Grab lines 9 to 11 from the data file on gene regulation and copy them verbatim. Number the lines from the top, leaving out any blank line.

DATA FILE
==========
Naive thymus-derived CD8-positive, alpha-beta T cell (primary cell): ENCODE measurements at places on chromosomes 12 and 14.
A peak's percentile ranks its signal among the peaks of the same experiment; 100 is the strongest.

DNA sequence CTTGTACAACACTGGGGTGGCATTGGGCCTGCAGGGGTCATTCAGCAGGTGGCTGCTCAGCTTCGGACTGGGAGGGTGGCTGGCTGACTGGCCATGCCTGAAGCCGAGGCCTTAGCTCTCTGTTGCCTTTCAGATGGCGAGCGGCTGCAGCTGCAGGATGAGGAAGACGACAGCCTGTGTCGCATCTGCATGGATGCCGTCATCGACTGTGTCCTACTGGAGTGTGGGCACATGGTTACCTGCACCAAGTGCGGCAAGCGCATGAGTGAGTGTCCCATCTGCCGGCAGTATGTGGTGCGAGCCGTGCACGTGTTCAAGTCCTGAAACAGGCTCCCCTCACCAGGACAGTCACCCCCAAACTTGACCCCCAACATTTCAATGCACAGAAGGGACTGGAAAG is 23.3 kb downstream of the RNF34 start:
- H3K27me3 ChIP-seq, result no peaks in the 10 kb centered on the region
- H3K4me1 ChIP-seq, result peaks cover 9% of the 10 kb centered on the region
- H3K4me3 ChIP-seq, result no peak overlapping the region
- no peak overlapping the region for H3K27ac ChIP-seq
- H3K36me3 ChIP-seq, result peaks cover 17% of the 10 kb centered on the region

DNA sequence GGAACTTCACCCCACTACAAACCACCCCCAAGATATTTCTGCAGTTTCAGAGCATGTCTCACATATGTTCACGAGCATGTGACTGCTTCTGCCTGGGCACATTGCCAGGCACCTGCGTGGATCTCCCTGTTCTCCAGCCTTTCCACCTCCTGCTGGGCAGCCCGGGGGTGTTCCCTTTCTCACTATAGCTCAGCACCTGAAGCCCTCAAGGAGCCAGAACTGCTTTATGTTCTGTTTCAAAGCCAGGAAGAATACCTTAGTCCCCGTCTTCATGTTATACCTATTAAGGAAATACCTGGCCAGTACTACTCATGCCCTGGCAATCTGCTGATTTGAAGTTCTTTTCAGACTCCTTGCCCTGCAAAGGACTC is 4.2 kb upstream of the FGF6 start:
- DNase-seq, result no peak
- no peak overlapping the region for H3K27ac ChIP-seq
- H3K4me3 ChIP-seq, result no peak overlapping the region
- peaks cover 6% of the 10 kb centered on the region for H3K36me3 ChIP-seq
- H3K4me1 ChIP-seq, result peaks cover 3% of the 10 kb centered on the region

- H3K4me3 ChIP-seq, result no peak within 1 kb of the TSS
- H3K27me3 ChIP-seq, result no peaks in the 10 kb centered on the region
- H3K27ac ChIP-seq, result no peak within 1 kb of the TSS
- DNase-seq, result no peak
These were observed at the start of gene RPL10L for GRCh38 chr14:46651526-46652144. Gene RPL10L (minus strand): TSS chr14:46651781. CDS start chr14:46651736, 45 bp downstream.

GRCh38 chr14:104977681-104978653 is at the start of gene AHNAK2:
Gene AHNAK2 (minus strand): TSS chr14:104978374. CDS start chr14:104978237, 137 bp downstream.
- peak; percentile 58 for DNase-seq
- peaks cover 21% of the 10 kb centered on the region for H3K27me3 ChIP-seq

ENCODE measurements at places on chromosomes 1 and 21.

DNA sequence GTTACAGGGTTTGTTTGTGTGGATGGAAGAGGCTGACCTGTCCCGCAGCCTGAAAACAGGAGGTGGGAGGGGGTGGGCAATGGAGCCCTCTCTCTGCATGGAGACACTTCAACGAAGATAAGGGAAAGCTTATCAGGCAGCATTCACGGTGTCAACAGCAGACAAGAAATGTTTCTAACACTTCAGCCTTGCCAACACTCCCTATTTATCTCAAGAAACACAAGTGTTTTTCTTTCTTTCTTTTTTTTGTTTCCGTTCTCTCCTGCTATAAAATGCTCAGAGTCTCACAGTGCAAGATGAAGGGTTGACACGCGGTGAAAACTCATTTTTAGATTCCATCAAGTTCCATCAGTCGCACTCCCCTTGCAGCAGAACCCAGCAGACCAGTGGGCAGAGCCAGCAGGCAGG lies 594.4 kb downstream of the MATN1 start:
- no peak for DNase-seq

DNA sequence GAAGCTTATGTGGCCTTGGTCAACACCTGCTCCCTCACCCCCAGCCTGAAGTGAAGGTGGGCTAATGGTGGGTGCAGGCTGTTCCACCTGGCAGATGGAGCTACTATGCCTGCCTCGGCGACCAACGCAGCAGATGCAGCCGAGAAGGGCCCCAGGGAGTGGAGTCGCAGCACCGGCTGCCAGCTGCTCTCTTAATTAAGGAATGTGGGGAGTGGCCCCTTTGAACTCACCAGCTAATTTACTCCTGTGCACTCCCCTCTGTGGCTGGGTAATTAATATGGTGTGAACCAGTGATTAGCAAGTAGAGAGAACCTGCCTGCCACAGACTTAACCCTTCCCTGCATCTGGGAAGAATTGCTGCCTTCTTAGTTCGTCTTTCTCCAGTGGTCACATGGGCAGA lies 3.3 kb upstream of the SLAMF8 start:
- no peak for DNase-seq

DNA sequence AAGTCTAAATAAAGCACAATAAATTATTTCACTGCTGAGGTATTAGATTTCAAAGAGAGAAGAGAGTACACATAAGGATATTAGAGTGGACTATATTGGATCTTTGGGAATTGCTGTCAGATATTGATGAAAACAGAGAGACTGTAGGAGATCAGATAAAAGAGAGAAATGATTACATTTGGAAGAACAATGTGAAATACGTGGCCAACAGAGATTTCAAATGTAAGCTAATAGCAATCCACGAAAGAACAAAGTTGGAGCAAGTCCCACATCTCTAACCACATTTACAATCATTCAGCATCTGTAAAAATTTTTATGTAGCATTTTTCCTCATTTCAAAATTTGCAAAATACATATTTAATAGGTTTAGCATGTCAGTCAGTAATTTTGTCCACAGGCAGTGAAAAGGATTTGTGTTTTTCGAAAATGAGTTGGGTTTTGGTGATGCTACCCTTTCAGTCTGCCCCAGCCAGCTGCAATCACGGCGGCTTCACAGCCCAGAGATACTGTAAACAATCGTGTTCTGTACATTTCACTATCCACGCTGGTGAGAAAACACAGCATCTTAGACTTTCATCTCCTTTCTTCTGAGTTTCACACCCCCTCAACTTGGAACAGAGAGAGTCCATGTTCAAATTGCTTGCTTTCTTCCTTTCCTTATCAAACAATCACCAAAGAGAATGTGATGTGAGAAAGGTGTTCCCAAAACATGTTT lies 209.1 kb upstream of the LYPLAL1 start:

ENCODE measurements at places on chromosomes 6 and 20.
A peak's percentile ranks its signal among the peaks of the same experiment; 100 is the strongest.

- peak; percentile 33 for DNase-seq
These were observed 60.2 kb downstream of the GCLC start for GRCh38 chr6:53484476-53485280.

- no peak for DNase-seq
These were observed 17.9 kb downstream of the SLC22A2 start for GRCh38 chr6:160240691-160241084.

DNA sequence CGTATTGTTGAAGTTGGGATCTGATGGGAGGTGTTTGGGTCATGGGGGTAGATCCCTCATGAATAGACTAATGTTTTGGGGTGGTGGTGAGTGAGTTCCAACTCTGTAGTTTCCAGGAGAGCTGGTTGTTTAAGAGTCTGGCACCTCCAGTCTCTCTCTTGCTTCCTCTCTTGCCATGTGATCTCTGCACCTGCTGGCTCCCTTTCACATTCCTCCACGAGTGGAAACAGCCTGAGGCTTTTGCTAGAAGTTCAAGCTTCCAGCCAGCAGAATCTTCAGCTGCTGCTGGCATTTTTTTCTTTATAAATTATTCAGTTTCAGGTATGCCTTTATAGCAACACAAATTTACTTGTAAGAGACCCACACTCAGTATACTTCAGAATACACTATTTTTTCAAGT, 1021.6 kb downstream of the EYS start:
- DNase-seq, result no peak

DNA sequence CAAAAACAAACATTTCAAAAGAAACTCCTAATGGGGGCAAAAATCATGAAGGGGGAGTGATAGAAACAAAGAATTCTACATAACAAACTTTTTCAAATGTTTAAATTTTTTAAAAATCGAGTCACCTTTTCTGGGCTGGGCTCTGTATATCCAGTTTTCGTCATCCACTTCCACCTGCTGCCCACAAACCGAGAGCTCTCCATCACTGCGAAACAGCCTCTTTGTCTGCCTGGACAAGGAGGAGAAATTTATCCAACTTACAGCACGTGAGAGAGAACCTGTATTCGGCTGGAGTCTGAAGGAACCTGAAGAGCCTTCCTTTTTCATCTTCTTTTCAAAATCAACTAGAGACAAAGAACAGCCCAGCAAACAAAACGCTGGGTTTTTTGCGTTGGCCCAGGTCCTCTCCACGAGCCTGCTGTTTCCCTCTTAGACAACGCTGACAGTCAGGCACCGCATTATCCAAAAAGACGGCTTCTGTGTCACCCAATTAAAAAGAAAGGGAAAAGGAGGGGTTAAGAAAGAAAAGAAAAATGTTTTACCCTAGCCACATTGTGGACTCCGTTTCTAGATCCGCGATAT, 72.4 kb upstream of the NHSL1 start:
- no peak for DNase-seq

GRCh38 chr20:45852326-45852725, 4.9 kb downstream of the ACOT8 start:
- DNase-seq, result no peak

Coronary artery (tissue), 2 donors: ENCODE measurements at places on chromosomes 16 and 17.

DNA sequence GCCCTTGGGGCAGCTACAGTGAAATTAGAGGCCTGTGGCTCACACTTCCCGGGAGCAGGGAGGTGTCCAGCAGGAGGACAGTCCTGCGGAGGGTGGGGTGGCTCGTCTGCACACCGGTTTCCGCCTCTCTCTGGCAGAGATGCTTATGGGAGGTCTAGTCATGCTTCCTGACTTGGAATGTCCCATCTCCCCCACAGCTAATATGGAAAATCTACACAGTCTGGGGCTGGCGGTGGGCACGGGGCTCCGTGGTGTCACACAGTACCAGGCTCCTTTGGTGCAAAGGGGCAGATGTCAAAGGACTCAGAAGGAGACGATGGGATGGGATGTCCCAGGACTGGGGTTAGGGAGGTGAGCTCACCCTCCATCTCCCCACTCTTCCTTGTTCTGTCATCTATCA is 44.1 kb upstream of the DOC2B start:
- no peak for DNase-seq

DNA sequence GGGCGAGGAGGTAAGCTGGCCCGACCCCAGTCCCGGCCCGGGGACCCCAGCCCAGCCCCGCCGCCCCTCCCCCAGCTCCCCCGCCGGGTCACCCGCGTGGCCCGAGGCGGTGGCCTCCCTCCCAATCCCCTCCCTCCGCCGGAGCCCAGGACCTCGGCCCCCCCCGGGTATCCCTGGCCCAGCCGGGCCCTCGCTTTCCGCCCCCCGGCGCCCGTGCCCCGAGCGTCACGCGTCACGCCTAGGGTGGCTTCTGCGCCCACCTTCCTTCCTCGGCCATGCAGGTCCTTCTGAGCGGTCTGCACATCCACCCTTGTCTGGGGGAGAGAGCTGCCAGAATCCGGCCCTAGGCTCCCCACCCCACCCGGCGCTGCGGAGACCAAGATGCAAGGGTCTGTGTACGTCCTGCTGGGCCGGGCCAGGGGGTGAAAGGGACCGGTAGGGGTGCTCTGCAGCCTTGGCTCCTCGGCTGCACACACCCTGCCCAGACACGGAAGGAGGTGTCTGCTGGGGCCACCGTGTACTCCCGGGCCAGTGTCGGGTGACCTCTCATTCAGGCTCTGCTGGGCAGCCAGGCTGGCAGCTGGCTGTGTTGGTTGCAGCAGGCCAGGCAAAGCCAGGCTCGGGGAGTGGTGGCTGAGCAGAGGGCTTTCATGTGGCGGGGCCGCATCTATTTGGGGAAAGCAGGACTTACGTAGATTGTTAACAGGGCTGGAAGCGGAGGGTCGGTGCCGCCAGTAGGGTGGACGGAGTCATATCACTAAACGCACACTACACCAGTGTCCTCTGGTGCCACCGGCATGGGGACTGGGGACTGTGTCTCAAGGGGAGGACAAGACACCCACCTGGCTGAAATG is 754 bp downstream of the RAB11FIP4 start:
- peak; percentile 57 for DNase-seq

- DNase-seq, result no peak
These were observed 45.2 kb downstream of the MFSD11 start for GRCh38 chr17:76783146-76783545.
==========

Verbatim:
DNA sequence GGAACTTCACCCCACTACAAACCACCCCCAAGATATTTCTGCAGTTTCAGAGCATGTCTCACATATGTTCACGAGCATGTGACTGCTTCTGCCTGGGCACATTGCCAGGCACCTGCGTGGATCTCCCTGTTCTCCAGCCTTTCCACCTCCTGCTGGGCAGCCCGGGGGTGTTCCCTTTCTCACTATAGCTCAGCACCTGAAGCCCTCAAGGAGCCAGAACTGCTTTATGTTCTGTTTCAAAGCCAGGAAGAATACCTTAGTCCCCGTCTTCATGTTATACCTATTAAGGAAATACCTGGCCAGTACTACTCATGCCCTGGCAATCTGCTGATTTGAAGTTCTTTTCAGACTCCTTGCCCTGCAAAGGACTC is 4.2 kb upstream of the FGF6 start:
- DNase-seq, result no peak
- no peak overlapping the region for H3K27ac ChIP-seq